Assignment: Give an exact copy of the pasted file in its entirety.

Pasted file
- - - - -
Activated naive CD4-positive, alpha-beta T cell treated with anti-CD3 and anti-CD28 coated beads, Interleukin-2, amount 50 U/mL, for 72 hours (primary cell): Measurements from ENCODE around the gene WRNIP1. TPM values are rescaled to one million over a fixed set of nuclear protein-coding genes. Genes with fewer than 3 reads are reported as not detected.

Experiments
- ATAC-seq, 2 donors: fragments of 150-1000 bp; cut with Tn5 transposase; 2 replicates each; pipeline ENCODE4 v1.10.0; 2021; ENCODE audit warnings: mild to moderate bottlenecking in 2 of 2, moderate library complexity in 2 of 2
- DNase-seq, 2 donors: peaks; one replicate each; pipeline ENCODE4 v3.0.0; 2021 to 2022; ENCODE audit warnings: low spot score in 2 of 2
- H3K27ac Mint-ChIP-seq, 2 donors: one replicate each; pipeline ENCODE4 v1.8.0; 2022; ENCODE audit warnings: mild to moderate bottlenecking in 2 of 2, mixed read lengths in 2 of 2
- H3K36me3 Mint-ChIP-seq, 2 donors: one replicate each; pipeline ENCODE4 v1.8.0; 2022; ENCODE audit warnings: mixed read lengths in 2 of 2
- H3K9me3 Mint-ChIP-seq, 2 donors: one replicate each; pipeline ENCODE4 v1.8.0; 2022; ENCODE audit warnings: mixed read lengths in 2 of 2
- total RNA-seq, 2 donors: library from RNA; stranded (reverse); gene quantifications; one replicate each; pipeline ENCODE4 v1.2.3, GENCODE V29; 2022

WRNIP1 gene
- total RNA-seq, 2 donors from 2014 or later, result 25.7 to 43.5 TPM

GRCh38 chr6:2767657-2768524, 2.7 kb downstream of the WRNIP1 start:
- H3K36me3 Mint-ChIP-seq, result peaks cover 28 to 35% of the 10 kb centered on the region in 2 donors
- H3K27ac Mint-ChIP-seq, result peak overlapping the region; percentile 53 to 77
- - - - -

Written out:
Activated naive CD4-positive, alpha-beta T cell treated with anti-CD3 and anti-CD28 coated beads, Interleukin-2, amount 50 U/mL, for 72 hours (primary cell): Measurements from ENCODE around the gene WRNIP1. TPM values are rescaled to one million over a fixed set of nuclear protein-coding genes. Genes with fewer than 3 reads are reported as not detected.

Experiments
- ATAC-seq, 2 donors: fragments of 150-1000 bp; cut with Tn5 transposase; 2 replicates each; pipeline ENCODE4 v1.10.0; 2021; ENCODE audit warnings: mild to moderate bottlenecking in 2 of 2, moderate library complexity in 2 of 2
- DNase-seq, 2 donors: peaks; one replicate each; pipeline ENCODE4 v3.0.0; 2021 to 2022; ENCODE audit warnings: low spot score in 2 of 2
- H3K27ac Mint-ChIP-seq, 2 donors: one replicate each; pipeline ENCODE4 v1.8.0; 2022; ENCODE audit warnings: mild to moderate bottlenecking in 2 of 2, mixed read lengths in 2 of 2
- H3K36me3 Mint-ChIP-seq, 2 donors: one replicate each; pipeline ENCODE4 v1.8.0; 2022; ENCODE audit warnings: mixed read lengths in 2 of 2
- H3K9me3 Mint-ChIP-seq, 2 donors: one replicate each; pipeline ENCODE4 v1.8.0; 2022; ENCODE audit warnings: mixed read lengths in 2 of 2
- total RNA-seq, 2 donors: library from RNA; stranded (reverse); gene quantifications; one replicate each; pipeline ENCODE4 v1.2.3, GENCODE V29; 2022

WRNIP1 gene
- total RNA-seq, 2 donors from 2014 or later, result 25.7 to 43.5 TPM

GRCh38 chr6:2767657-2768524, 2.7 kb downstream of the WRNIP1 start:
- H3K36me3 Mint-ChIP-seq, result peaks cover 28 to 35% of the 10 kb centered on the region in 2 donors
- H3K27ac Mint-ChIP-seq, result peak overlapping the region; percentile 53 to 77